"Family and friends, of course, were initially shocked that I defected, but I could not say anything to anyone as it would never have happened".
"I always tell young players who I'm coaching: dream big, because it is not beyond your possibilities to achieve the goal to represent your country in the sport that you love".
[I say someone said he's classy and he laughs] "That is very flattering, but I will accept it. To describe myself honestly I would say that I am passionate, demanding, impatient, intolerant, persistent and now, in the later stages of my life, a little more compassionate".
THEY LEFT THE HOTEL IN THE TYROLEAN CAPITAL to find a public phone booth, one making sure he had a pocketful of Austrian Schillings for the overseas call. He polished the eye-level condensation off the frosty panes of the booth until the jagged rock spires of the Nordkette range seemed close enough to touch. He picked up the receiver and dialed area code 418 and the number from the NHL media guide, while his brother nervously kept a look-out. 'Do you want me and my brother to play for the Nordiques ?" he said when the voice of Marcel Aubut, the name in the media guide, came over the line. "We only come in pairs. But hurry, the tournament ends on August 24". 
At midnight of the 24th, the team bus was scheduled to depart from the hotel parking lot and everyone was there except the Stastny brothers of the Slovan Bratislava ice hockey club in the Czechoslovak Extraliga. They were in Aubut's car on their way to Vienna, arriving early morning, August 25. "It was like being part of a John le Carré novel," Peter Stastny once said after defecting with his wife and brother Anton following the last game of the European Cup finals in Innsbruck, Austria, in 1980.  The Nordiques immediately became one of the most exciting teams in the NHL.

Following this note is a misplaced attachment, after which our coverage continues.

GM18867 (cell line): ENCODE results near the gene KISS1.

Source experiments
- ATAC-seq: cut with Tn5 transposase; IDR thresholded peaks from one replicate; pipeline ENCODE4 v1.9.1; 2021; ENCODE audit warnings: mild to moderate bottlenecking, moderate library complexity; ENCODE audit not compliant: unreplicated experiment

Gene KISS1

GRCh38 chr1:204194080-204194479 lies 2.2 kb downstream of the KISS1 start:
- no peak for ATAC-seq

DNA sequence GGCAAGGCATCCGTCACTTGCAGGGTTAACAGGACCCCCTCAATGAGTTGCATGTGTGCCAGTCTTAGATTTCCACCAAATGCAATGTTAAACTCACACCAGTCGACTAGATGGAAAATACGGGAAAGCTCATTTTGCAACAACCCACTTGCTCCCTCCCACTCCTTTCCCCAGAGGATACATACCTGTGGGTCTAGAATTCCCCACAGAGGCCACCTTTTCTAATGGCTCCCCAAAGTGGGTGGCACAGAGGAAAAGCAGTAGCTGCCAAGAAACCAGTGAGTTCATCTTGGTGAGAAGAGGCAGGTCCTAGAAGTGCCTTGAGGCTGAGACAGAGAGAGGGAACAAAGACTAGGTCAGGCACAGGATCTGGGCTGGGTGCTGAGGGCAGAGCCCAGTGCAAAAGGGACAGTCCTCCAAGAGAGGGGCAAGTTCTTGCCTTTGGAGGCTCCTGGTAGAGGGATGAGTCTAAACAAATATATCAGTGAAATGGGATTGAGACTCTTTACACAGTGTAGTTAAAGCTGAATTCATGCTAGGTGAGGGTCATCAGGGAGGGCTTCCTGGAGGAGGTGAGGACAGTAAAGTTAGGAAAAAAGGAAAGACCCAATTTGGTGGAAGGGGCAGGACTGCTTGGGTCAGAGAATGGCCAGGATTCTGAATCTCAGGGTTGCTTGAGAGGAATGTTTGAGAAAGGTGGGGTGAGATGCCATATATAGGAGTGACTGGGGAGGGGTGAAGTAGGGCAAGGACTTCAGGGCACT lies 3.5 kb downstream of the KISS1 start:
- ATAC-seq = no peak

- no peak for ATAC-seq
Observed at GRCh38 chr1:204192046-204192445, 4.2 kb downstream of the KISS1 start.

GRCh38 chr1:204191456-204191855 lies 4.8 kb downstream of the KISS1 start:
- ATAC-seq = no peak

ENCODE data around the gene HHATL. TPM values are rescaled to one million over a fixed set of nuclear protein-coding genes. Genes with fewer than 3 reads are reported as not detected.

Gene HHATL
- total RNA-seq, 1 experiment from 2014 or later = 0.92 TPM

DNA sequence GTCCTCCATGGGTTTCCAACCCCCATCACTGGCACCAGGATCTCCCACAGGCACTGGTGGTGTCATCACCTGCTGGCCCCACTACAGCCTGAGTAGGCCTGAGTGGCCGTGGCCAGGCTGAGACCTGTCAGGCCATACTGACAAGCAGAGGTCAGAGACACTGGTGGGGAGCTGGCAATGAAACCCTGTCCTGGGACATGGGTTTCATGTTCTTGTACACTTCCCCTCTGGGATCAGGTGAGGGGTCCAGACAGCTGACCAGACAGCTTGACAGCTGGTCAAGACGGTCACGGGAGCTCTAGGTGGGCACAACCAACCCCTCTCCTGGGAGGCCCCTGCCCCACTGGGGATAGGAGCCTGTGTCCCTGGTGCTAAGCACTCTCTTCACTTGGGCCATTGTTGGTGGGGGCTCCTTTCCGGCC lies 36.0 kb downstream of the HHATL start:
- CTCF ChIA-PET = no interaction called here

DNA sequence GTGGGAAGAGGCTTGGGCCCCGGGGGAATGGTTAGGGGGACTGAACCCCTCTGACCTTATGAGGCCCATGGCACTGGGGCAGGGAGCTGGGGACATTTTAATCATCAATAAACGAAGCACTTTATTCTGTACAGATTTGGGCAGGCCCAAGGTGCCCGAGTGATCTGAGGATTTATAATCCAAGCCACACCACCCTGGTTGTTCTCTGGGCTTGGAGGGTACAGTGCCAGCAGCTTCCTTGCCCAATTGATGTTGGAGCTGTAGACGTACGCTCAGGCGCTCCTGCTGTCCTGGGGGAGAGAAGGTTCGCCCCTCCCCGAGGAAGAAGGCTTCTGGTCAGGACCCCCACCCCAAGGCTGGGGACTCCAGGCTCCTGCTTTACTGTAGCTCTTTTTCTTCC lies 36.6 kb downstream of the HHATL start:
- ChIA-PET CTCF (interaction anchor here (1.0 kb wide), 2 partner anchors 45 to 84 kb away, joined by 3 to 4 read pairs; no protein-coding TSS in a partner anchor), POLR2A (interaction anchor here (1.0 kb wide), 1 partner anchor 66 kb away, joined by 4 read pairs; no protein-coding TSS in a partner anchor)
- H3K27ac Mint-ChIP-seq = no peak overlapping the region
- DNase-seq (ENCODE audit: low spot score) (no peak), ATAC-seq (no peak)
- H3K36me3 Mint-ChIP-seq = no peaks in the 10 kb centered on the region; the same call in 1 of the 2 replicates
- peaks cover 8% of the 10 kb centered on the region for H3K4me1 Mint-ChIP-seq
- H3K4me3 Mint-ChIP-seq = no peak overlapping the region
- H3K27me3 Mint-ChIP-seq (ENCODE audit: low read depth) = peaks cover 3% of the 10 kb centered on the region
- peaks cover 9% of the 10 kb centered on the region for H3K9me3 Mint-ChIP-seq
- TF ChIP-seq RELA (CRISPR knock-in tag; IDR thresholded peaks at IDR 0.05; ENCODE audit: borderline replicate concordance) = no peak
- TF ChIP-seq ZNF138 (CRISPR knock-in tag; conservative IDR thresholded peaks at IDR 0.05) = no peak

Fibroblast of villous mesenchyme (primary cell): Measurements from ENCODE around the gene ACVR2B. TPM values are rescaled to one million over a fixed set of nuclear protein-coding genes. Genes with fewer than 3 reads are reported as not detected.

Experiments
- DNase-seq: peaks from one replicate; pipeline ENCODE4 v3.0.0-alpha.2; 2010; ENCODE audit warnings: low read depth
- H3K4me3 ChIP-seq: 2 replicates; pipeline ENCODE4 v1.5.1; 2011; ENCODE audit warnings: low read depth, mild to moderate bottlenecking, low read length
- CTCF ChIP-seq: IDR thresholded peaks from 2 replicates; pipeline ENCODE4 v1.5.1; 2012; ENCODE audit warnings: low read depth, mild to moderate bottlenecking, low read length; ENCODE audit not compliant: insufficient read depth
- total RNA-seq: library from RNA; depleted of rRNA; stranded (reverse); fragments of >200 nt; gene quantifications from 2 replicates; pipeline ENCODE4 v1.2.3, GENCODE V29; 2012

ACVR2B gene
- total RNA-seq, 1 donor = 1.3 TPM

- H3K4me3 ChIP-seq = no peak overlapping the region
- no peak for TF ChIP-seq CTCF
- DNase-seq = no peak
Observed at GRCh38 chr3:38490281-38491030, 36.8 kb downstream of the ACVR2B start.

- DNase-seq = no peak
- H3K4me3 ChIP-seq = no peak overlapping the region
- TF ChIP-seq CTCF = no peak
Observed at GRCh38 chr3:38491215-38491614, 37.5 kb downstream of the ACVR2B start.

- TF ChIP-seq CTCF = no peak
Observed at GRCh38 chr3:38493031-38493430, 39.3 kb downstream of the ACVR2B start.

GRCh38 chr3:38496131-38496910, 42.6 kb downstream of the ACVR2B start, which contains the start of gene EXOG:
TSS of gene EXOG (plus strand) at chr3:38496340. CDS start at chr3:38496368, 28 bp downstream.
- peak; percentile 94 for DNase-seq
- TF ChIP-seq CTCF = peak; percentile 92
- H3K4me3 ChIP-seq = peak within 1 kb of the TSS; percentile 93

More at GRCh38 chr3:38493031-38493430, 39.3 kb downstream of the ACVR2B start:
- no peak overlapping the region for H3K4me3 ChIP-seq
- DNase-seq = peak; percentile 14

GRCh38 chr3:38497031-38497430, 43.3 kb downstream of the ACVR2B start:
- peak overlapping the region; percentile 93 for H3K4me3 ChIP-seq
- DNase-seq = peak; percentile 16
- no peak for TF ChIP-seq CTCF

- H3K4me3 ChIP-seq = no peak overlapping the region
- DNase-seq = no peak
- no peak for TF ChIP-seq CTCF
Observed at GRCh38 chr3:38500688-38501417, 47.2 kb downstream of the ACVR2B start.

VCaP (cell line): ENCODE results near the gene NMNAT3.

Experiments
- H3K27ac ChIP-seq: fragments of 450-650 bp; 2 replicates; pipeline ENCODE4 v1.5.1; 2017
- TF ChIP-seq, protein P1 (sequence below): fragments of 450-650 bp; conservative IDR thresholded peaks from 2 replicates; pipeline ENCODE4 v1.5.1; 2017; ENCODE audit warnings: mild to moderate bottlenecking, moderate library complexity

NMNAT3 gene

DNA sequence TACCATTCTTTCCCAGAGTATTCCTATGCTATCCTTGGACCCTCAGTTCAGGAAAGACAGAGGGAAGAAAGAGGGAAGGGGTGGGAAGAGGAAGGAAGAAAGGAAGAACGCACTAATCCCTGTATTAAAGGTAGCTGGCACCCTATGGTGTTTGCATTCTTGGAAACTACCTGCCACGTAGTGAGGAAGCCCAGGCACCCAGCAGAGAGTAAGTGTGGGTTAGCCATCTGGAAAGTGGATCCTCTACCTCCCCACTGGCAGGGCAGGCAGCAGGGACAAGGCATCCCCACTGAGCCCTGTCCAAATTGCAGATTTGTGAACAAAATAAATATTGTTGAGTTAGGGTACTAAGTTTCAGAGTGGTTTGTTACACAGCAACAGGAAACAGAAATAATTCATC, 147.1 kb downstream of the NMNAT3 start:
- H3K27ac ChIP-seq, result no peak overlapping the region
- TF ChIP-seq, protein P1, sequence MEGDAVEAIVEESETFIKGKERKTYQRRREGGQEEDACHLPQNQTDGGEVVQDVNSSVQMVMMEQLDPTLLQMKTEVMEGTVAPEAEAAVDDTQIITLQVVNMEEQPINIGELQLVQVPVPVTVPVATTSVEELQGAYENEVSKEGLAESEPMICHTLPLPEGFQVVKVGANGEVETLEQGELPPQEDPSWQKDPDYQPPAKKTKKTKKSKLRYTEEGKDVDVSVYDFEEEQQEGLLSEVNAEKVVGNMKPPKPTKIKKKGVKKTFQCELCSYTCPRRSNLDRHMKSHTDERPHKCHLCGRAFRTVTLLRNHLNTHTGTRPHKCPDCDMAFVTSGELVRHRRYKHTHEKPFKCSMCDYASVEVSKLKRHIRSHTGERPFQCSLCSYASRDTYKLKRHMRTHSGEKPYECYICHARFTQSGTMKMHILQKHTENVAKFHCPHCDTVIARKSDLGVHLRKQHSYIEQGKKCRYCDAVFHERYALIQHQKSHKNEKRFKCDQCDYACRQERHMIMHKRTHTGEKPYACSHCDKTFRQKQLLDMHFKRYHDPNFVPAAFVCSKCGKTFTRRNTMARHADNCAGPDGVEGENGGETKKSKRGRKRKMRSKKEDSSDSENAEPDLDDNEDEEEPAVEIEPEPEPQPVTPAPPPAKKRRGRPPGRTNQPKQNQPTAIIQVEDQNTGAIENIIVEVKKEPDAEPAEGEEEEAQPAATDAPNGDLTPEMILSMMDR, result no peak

Six years earlier in 1974, ice hockey Olympian Václav Nedomansky had become the first hockey player to defect to North America to play hockey. An Olympian of eleven seasons with Slovan Bratislava, he went to Toronto via Switzerland and was not able to return home until after the fall of the Iron Curtain. The same circumstances had torn ice hockey players Ivo Vesely and Zdenek Tikal, brother of Frantisek Tikal, from their families in the 1950s and deposited them on Australia soil where, rather remarkably, they became ice hockey Olympians in 1960. All these shared the same circumstances, the same circumstances that also brought Slovan Bratislava's 25 year-old Vladimir Mihal here in 1982.